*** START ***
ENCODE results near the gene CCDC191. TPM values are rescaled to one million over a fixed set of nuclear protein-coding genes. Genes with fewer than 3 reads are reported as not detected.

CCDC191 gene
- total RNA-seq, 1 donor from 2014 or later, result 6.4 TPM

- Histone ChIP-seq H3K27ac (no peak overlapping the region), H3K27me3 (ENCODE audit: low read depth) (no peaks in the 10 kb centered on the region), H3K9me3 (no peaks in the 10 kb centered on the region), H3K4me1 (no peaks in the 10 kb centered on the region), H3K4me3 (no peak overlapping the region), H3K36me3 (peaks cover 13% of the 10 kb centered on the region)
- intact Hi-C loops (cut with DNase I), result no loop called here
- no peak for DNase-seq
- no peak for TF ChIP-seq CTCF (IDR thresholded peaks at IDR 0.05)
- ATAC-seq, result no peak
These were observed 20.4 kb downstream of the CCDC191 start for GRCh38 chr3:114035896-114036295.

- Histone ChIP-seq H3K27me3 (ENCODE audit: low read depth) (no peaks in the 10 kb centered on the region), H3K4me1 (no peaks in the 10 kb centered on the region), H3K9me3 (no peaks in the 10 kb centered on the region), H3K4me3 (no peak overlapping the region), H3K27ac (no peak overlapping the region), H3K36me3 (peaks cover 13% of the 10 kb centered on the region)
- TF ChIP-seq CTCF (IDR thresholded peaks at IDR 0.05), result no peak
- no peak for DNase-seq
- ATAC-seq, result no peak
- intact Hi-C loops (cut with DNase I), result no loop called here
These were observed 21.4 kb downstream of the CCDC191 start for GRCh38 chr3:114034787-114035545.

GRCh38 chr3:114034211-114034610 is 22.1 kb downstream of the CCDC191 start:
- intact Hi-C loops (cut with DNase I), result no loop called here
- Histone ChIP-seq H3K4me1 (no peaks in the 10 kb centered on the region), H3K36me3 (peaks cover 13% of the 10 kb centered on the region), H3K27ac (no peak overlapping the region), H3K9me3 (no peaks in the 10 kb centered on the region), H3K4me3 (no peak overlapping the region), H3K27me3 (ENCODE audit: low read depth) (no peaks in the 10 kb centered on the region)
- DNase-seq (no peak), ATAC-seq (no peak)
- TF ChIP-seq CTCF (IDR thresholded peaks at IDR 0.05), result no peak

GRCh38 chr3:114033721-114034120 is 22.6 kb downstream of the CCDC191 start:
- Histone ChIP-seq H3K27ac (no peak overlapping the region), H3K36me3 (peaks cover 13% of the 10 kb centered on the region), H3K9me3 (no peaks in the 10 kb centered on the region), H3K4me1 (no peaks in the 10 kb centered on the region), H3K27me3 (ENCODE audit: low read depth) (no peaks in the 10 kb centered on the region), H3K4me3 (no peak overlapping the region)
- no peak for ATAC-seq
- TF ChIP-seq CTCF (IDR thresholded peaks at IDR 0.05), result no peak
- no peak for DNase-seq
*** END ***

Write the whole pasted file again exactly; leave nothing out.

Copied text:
ENCODE results near the gene CCDC191. TPM values are rescaled to one million over a fixed set of nuclear protein-coding genes. Genes with fewer than 3 reads are reported as not detected.

CCDC191 gene
- total RNA-seq, 1 donor from 2014 or later, result 6.4 TPM

- Histone ChIP-seq H3K27ac (no peak overlapping the region), H3K27me3 (ENCODE audit: low read depth) (no peaks in the 10 kb centered on the region), H3K9me3 (no peaks in the 10 kb centered on the region), H3K4me1 (no peaks in the 10 kb centered on the region), H3K4me3 (no peak overlapping the region), H3K36me3 (peaks cover 13% of the 10 kb centered on the region)
- intact Hi-C loops (cut with DNase I), result no loop called here
- no peak for DNase-seq
- no peak for TF ChIP-seq CTCF (IDR thresholded peaks at IDR 0.05)
- ATAC-seq, result no peak
These were observed 20.4 kb downstream of the CCDC191 start for GRCh38 chr3:114035896-114036295.

- Histone ChIP-seq H3K27me3 (ENCODE audit: low read depth) (no peaks in the 10 kb centered on the region), H3K4me1 (no peaks in the 10 kb centered on the region), H3K9me3 (no peaks in the 10 kb centered on the region), H3K4me3 (no peak overlapping the region), H3K27ac (no peak overlapping the region), H3K36me3 (peaks cover 13% of the 10 kb centered on the region)
- TF ChIP-seq CTCF (IDR thresholded peaks at IDR 0.05), result no peak
- no peak for DNase-seq
- ATAC-seq, result no peak
- intact Hi-C loops (cut with DNase I), result no loop called here
These were observed 21.4 kb downstream of the CCDC191 start for GRCh38 chr3:114034787-114035545.

GRCh38 chr3:114034211-114034610 is 22.1 kb downstream of the CCDC191 start:
- intact Hi-C loops (cut with DNase I), result no loop called here
- Histone ChIP-seq H3K4me1 (no peaks in the 10 kb centered on the region), H3K36me3 (peaks cover 13% of the 10 kb centered on the region), H3K27ac (no peak overlapping the region), H3K9me3 (no peaks in the 10 kb centered on the region), H3K4me3 (no peak overlapping the region), H3K27me3 (ENCODE audit: low read depth) (no peaks in the 10 kb centered on the region)
- DNase-seq (no peak), ATAC-seq (no peak)
- TF ChIP-seq CTCF (IDR thresholded peaks at IDR 0.05), result no peak

GRCh38 chr3:114033721-114034120 is 22.6 kb downstream of the CCDC191 start:
- Histone ChIP-seq H3K27ac (no peak overlapping the region), H3K36me3 (peaks cover 13% of the 10 kb centered on the region), H3K9me3 (no peaks in the 10 kb centered on the region), H3K4me1 (no peaks in the 10 kb centered on the region), H3K27me3 (ENCODE audit: low read depth) (no peaks in the 10 kb centered on the region), H3K4me3 (no peak overlapping the region)
- no peak for ATAC-seq
- TF ChIP-seq CTCF (IDR thresholded peaks at IDR 0.05), result no peak
- no peak for DNase-seq